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Started by WibbleAgain on May 27, 2020 6:24:20 AM
Gluten Free

I have gone on a gluten free diet and it seems to be helping, a lot.

I have now acquired: buckwheat flour, brown rice flour, white rice flour, arrow root flour, unmodified potato starch, maize meal. I shall be experimenting.

Please share your gluten free recipes.

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TommyDGNR8 - 27 May 2020 06:29:50 (#1 of 99)

I use almond and coconut flours for keto-friendly "bread".

We call it bread, but it's more like dipping madeira cake in your soup.

Arjuna - 27 May 2020 06:38:14 (#2 of 99)

I went on a gluten free diet and it helped a lot.

Then I had tests and found out I was not gluten intolerant but I was diabetic. Ironically by the times I discovered this I was feeling better than I had done for years.

I still don't regularly eat any wheat as it is one of the worst thing for my diabetes, although have found that sour dough bread is far superior to supermarket stuff.

WibbleAgain - 27 May 2020 07:40:23 (#3 of 99)

I had 4 ripe bananas which I really wanted to use up. The idea was to make some crumpet/hotcake kind of thing for breakfast. But as it was 4 large (not to biggest kind of large but bigger than the small ones) bananas I made up the following:

4 large eggs, 4 ripe bananas, 50gm coconut oil, 40gm castor sugar 10gm (ground up granules) soy lecithin, 20 gm arrowroot, 20gm white rice flour, 50gm each of the following flours (buckwheat, maize, quinoa, brown rice, unmodified potato starch, almond), 3.5 tsp baking soda, 3/4 tsp salt

which made up a rather large bowl of thick mix. I thought it'd take all day to make the crumpet/hotcakes, so I poured it into a retangular cake tin and it's baking in my mini oven at max and set at 40 mins atm. It's going to be not sweet enough as cake, and not quite right banana bread, I think. There may not have been enough baking soda as cake... It'll be edible if I put almond butter and jam on slices... I hope.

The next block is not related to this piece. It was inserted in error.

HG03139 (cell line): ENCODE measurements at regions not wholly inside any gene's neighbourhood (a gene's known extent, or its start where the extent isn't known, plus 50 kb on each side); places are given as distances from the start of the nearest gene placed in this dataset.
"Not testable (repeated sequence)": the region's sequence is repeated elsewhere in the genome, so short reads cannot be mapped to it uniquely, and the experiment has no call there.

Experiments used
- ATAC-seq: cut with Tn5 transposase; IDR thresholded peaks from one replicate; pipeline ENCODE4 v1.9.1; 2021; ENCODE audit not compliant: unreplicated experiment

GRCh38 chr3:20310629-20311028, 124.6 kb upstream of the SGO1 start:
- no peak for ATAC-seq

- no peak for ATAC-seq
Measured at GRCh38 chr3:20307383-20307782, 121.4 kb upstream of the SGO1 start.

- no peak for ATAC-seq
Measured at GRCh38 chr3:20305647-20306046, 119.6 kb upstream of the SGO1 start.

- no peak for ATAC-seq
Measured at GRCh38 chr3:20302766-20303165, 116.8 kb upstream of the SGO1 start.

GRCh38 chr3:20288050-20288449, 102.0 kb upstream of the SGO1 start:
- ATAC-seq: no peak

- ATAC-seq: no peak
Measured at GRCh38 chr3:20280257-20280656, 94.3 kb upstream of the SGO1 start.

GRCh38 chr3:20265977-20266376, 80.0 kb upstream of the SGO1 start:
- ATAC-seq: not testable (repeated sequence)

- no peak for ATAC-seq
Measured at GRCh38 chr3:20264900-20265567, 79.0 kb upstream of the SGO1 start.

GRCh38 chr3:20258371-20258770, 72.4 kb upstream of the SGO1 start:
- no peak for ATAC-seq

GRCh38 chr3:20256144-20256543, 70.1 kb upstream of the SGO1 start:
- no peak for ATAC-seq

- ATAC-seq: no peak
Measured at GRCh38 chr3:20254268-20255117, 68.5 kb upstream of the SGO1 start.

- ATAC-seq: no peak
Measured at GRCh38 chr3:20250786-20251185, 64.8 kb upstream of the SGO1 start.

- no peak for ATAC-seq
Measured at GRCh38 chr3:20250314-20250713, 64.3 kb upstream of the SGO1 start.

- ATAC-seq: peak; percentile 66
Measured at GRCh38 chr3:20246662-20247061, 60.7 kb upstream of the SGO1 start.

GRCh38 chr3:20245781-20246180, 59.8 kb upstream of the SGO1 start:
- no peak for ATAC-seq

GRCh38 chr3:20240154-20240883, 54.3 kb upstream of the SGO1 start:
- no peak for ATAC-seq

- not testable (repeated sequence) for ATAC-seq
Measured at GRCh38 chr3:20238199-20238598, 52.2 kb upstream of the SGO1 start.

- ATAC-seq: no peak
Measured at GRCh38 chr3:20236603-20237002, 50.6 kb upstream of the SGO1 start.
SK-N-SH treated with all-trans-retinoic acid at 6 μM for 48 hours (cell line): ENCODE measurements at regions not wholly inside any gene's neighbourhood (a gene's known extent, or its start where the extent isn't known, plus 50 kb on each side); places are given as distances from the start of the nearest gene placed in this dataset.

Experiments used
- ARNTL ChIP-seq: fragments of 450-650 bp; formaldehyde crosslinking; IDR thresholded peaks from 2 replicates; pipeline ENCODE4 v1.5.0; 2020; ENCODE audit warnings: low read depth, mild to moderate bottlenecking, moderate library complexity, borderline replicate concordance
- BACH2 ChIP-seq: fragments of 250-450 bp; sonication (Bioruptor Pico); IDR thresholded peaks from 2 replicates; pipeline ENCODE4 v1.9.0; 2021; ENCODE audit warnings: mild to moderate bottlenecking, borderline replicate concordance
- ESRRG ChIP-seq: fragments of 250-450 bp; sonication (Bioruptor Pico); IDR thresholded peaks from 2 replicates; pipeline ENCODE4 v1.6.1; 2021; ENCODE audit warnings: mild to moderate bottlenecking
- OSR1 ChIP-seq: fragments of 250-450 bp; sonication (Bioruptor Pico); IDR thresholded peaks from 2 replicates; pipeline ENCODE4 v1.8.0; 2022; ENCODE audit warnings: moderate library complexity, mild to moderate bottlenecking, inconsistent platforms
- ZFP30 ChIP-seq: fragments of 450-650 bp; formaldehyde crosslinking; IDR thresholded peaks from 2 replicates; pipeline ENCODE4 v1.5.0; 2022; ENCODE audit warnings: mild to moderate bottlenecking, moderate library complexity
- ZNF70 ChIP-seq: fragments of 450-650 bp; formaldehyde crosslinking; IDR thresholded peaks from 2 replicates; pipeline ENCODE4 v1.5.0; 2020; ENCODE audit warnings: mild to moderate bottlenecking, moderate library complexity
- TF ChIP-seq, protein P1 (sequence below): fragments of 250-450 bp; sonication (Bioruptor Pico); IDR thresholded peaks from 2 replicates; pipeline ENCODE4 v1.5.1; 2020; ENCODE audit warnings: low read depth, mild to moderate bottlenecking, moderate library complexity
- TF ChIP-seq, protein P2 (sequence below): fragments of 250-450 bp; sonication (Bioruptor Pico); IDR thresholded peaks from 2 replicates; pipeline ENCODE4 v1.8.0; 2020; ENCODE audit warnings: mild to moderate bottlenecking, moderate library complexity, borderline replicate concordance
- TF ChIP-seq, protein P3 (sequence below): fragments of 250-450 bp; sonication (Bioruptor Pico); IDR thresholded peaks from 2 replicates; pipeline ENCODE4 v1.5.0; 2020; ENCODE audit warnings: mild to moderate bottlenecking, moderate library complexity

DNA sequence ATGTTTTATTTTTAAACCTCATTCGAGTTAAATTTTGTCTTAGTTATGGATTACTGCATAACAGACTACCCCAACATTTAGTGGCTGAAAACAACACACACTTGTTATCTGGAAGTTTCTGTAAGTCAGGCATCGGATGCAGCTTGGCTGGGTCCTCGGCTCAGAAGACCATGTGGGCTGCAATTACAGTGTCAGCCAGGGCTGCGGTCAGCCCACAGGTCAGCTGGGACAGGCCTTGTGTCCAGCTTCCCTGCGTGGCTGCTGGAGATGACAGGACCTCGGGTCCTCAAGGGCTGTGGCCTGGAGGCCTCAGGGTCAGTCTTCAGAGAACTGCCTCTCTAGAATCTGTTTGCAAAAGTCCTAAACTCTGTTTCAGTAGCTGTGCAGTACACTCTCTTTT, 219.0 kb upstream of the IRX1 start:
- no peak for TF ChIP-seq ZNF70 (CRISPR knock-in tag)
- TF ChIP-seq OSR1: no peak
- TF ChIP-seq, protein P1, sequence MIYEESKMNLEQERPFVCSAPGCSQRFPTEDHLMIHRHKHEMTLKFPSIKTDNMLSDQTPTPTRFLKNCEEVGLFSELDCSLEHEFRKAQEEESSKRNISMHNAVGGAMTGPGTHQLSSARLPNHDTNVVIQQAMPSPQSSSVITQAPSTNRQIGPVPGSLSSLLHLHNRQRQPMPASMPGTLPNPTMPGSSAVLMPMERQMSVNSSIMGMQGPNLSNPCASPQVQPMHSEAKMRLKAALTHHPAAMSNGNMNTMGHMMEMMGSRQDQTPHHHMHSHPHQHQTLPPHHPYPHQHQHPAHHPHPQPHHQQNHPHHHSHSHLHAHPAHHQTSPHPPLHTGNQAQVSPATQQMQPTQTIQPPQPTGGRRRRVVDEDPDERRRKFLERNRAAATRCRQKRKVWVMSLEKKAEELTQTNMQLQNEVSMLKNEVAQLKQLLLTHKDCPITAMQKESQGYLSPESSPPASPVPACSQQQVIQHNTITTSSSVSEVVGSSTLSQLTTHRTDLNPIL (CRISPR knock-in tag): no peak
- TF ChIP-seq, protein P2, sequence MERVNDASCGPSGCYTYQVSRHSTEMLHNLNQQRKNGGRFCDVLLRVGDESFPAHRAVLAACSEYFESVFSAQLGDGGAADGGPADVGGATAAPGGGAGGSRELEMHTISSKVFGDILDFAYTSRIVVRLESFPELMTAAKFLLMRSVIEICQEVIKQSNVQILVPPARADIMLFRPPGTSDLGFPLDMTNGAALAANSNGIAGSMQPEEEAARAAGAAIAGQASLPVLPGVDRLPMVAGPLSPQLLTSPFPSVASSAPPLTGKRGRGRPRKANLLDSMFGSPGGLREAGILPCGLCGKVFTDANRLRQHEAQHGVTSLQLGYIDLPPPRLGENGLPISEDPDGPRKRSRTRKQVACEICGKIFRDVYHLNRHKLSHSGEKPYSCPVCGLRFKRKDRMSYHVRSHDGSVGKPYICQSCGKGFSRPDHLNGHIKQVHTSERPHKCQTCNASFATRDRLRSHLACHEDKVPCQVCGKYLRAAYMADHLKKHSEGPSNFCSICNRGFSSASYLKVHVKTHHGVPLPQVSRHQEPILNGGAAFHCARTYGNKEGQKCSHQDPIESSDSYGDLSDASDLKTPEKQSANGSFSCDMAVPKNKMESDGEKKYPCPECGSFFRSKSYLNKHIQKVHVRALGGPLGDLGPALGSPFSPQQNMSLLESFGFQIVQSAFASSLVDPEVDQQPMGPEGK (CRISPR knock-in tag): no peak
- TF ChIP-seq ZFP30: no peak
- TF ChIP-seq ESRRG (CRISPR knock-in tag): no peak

Monty Python breakfast. I was annoyed by it all: 15 ingredients ffs(!), greasing and papering the baking tin and a pile of washing up (I dunno it was just very annoying), but eventually couldn't keep up the annoyance, and ended up burst out laughing at myself.

WibbleAgain - 27 May 2020 08:36:02 (#4 of 99)

It's turned out to be rather nice and fluffy, so as a crumpet/hotcake mix it'd work. It's rather too crumbly as banana bread, and as anticpated not sweet enough to be cake.

I can taste the baking soda though which should be corrected with more sugar. I've spread almond butter and home made strawberry jam on it, which makes it all very tasty.

Next time probably sans the brown rice and quinoa or almond flour to reduce crumbliness. I wonder if milk would increase the binding instead of the coconut oil or any fat.

Gluten free bread is just not going to really work, is it?

WibbleAgain - 27 May 2020 08:37:59 (#5 of 99)

I don't seem to have chickpea flour, which should increase stickiness and reduce crumbliness. It was sold out when i placed the H&B order.

Just far too many things are out of stock, to maintain a semblance of life as before C19.

Arjuna - 27 May 2020 08:43:49 (#6 of 99)

I love chick pea flour,it is normally stocked in Asian shops as gram flour or besan.

WibbleAgain - 27 May 2020 08:46:22 (#7 of 99)

I ain't going to any Asian shop, or any shop.

I've just found and added it to my Sainsburys trolley. £2.50 for a 2kg bag. £9 on Amazon.

WibbleAgain - 27 May 2020 08:47:41 (#8 of 99)

All of these flours are new to me, certainly in baking. Anyway, this old dog has some new tricks to learn, and try and remember some old ones. Very tedious.

WibbleAgain - 27 May 2020 09:00:05 (#9 of 99)